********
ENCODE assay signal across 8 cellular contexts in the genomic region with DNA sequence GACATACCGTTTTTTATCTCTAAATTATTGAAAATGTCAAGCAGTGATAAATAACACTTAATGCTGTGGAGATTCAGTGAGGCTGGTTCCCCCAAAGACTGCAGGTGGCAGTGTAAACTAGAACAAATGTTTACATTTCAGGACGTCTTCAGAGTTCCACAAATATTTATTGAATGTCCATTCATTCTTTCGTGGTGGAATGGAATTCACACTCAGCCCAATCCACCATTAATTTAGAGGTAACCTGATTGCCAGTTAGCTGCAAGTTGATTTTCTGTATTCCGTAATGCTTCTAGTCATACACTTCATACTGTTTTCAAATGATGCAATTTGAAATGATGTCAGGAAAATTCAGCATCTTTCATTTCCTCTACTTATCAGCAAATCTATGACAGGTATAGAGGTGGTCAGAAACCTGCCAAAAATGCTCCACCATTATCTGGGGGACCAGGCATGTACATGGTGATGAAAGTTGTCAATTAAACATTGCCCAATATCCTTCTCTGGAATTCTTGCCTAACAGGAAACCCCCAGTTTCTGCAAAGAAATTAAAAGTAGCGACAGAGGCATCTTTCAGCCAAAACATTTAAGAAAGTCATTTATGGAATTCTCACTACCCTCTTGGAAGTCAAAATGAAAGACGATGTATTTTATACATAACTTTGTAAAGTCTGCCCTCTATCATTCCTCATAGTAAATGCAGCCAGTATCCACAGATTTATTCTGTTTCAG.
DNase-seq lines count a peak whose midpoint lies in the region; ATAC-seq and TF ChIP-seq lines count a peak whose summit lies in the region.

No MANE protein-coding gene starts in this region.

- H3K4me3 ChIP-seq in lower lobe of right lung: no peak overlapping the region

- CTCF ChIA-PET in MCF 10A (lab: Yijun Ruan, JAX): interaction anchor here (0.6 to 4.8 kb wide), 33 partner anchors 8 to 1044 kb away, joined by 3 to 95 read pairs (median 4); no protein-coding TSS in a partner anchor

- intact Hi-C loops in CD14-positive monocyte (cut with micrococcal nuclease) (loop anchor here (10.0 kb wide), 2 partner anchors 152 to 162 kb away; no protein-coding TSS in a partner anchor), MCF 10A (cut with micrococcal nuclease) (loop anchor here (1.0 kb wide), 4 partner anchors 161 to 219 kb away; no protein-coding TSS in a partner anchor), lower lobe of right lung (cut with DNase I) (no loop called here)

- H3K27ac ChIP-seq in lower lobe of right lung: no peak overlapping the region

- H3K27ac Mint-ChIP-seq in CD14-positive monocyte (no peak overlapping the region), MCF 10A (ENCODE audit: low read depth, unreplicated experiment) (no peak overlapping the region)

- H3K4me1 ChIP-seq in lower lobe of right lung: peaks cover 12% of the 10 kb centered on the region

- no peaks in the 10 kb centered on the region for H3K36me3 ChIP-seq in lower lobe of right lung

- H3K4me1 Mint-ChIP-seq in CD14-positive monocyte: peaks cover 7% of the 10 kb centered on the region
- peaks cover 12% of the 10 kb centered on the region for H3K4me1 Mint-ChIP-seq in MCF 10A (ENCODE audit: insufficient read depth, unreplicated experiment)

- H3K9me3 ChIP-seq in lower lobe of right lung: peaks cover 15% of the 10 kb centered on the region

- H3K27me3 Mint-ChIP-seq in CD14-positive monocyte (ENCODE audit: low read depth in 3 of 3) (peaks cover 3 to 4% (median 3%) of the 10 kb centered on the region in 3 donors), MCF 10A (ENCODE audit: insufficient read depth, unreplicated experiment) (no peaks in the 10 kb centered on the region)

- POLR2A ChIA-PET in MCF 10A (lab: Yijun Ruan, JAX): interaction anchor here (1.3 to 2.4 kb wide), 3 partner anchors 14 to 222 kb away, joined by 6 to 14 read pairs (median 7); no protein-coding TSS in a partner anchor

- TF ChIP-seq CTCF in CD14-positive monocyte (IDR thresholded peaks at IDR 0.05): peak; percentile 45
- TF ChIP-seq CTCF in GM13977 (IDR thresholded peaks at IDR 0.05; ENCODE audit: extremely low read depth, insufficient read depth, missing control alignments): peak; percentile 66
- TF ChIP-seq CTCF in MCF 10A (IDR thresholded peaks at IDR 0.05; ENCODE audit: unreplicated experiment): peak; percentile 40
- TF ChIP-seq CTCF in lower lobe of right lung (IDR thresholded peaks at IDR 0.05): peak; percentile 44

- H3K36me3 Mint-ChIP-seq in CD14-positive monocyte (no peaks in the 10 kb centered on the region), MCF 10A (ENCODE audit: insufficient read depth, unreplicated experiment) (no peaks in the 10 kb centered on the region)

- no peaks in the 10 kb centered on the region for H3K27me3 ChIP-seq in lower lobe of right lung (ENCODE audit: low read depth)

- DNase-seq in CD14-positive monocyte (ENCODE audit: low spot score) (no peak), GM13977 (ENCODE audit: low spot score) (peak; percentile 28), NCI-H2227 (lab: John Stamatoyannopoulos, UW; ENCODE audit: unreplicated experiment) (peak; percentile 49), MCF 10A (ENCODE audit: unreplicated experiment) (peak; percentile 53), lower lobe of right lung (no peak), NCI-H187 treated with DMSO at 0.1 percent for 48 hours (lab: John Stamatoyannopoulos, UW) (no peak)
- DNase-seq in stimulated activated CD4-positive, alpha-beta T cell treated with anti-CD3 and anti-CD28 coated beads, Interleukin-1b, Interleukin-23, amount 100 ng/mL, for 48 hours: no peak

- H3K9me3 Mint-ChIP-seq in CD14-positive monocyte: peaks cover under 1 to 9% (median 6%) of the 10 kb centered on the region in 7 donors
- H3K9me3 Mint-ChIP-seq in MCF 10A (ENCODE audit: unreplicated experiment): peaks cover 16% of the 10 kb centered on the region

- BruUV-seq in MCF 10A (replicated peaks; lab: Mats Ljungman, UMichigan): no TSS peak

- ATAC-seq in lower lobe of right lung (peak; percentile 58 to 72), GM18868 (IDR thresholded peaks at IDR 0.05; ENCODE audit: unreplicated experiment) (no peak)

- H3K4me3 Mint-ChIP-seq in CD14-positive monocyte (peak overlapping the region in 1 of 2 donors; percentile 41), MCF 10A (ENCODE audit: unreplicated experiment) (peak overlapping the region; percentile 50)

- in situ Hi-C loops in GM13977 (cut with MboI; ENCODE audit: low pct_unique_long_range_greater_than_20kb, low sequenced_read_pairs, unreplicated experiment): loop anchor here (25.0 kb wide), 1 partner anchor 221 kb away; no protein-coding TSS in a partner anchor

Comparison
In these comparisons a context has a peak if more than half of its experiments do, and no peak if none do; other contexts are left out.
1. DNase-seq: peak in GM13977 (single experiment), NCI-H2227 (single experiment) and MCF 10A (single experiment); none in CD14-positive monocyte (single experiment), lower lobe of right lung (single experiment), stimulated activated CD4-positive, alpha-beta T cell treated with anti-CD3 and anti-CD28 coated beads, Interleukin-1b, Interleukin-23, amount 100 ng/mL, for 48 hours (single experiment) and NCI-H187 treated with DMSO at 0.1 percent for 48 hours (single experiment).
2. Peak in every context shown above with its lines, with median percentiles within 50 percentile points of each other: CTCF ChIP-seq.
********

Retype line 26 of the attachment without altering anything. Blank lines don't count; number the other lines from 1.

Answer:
- BruUV-seq in MCF 10A (replicated peaks; lab: Mats Ljungman, UMichigan): no TSS peak